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Self-monitoring programs have been developed for a variety of purposes
including improving students’ on-task behavior, academic production, strategy
use, and social skills (Allsop, Santos, & Linn, 2000; Carr & Punzo, 1993; Hallahan, Lloyd, Kosiewicz, Kauffman, & Graves, 1979; Jitendra, Hoppes, &
Xin, 2000; Peterson, Young, West, & Peterson, 1999; Reid, 1996; Shimabukuro,
Prater, Jenkins, & Edelen-Smith, 1999).
Self-reinforcement programs involve four basic components (Graham,
Harris, & Reid, 1992).
• Determining the standards for earning a reward • Selecting the reinforcer to be earned • Evaluating performance 39 • Self-administering the reinforcer For example, teachers may meet with students to set classroom goals.
Students would then identify reinforcements they want to earn for meeting the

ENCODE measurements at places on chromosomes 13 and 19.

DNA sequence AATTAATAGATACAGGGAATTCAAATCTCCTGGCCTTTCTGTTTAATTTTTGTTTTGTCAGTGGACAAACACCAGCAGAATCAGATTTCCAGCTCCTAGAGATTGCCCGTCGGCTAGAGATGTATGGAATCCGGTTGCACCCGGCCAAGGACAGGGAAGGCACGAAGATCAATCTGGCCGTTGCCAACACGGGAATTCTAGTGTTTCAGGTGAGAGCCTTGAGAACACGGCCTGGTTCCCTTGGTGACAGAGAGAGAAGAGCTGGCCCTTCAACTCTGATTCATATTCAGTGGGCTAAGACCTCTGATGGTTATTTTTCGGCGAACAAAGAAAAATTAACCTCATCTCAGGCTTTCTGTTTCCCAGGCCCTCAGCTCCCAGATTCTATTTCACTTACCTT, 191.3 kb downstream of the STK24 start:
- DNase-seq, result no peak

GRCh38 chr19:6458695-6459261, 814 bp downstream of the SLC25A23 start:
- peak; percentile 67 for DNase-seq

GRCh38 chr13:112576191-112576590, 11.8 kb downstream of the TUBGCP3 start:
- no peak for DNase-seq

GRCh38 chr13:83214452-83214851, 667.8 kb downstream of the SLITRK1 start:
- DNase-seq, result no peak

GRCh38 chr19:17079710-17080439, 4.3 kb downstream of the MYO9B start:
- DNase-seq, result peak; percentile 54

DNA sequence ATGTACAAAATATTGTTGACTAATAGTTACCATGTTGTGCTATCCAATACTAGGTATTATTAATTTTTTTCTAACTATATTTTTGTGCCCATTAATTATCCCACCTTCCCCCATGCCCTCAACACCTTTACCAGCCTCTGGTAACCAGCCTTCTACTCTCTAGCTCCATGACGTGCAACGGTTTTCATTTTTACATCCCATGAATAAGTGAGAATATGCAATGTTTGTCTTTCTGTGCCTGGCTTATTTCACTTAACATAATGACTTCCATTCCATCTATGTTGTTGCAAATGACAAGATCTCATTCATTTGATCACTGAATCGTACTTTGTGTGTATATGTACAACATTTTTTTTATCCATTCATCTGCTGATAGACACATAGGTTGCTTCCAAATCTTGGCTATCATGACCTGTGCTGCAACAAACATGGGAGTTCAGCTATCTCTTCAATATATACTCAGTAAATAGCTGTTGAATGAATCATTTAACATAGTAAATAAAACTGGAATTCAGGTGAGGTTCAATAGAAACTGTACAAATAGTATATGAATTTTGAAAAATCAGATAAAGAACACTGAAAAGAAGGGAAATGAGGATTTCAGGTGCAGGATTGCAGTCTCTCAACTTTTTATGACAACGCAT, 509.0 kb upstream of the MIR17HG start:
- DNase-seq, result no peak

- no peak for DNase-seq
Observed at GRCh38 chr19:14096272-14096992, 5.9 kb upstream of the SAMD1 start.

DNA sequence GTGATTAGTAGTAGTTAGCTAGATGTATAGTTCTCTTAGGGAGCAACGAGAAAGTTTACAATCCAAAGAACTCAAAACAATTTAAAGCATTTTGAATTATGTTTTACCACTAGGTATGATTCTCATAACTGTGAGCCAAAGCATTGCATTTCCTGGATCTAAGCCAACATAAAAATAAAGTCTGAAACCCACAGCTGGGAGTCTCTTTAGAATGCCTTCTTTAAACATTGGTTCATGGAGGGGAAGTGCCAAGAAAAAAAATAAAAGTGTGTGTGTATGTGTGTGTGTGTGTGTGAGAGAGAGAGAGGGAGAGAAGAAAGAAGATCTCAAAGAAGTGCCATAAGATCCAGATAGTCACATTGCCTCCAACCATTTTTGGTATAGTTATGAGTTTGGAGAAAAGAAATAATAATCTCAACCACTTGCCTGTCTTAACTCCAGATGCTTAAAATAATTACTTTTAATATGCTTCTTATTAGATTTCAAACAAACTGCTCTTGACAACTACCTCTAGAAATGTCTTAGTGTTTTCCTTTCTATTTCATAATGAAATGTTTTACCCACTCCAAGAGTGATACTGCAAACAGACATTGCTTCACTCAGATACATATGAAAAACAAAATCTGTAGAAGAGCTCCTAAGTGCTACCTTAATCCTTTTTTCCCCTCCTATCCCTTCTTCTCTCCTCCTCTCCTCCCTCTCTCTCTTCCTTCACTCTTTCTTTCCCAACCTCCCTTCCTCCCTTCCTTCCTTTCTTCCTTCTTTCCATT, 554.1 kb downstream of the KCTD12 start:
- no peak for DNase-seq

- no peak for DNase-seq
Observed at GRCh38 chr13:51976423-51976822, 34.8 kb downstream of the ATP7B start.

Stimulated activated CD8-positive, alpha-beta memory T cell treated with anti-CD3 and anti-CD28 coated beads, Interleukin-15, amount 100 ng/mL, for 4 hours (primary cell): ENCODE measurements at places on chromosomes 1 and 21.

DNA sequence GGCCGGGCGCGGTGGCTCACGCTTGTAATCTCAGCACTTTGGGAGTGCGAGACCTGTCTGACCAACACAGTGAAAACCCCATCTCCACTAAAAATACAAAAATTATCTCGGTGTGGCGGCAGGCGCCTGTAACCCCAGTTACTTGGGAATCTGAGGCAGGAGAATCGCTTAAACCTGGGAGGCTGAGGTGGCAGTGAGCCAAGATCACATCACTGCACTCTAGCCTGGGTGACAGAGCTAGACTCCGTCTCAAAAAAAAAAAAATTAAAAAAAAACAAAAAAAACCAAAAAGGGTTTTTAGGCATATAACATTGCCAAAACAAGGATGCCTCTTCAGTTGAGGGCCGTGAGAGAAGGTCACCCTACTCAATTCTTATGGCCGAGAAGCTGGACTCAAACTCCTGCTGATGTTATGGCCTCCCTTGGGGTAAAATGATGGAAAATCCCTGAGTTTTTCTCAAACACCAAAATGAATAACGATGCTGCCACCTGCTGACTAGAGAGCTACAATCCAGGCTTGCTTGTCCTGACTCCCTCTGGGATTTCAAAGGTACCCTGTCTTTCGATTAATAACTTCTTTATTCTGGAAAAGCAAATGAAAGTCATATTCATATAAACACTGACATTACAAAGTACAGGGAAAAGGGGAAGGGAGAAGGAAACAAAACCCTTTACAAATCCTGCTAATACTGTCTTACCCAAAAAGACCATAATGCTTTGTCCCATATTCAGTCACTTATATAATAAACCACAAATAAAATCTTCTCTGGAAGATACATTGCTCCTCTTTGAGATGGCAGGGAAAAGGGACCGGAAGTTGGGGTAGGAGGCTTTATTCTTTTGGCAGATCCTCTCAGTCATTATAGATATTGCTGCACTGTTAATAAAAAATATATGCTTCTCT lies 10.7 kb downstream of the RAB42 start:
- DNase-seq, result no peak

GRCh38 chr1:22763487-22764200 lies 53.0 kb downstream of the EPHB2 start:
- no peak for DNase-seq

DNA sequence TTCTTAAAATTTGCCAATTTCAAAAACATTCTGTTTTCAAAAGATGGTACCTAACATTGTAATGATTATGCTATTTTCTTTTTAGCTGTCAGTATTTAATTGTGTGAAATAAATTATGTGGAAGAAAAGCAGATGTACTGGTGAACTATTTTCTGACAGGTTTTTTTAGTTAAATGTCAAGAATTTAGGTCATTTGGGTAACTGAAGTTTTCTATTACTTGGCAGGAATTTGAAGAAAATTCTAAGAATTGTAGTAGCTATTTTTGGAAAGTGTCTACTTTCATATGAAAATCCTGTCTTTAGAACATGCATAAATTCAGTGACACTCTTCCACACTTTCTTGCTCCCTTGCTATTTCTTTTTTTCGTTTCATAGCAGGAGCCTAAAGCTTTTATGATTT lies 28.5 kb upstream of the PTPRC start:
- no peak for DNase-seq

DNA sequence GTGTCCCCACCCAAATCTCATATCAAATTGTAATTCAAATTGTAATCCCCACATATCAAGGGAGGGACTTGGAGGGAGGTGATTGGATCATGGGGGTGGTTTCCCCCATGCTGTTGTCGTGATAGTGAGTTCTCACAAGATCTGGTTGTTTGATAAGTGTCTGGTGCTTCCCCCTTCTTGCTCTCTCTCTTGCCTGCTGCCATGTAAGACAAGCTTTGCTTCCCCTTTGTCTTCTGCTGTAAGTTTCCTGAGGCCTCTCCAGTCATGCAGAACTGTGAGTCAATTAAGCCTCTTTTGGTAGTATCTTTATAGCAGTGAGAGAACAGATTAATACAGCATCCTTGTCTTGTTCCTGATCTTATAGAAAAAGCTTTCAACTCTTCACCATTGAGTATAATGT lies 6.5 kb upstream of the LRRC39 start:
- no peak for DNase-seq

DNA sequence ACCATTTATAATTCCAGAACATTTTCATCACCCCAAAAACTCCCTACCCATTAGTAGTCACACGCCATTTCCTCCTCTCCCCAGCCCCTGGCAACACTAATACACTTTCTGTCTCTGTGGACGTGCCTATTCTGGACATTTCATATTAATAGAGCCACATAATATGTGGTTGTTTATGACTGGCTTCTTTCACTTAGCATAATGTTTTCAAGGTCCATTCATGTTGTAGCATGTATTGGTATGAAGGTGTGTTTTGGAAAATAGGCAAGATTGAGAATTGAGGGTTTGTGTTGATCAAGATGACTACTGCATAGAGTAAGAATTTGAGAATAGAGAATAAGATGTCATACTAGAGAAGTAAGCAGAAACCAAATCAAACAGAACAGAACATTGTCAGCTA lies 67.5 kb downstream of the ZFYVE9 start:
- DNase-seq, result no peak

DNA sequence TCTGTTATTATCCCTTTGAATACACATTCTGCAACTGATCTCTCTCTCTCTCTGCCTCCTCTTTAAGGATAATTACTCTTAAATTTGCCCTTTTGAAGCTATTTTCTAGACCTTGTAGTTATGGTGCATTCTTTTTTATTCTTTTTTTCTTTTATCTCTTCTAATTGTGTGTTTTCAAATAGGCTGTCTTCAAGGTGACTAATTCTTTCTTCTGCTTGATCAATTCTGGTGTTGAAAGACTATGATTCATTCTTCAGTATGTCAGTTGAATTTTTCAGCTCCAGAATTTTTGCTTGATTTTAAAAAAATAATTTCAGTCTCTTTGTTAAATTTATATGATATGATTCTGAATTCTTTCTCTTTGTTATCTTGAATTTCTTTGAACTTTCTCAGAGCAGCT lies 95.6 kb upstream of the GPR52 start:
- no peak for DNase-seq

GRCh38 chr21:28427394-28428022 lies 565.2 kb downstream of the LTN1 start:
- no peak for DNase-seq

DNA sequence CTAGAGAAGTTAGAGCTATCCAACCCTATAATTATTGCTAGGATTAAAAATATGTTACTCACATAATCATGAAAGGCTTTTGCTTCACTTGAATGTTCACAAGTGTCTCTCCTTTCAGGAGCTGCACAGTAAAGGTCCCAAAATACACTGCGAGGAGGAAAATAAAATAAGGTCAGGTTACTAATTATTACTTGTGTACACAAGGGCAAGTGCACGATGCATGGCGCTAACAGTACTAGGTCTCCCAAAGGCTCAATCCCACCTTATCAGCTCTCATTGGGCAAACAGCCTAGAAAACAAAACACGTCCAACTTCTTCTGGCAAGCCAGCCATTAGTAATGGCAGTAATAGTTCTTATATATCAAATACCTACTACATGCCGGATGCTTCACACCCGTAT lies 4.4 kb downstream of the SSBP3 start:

goals. When students determine they have met the goals, they reinforce
themselves. One concern that teachers have with an approach like this is that
students may not set challenging enough goals, or they may be lenient in their
self-assessments. There is some evidence that this can occur (Felixbrod &
O’Leary, 1973), so you will want to work cooperatively with students in
establishing goals and standards of performance.
Self-instructional programs involve providing students with a set of
written or verbal prompts they can use to guide their thinking and problemsolving (Bambara & Gomez, 2001; Meichenbaum & Goodman, 1971). There are
six basic forms of self-instructions that can be used in combination or in isolation
(Graham, Harris, & Reid, 1992).
• Problem Definition Instructions: For example, students may ask,
"What is my problem?” • Focusing Attention and Planning Instructions: For example,
students might tell themselves, “I need to concentrate. What
distractions need to be removed?” 40 • Strategy Instructions: Students talk themselves through the steps in a
strategy. For example, students might say, “The first step in s...
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- Spring '08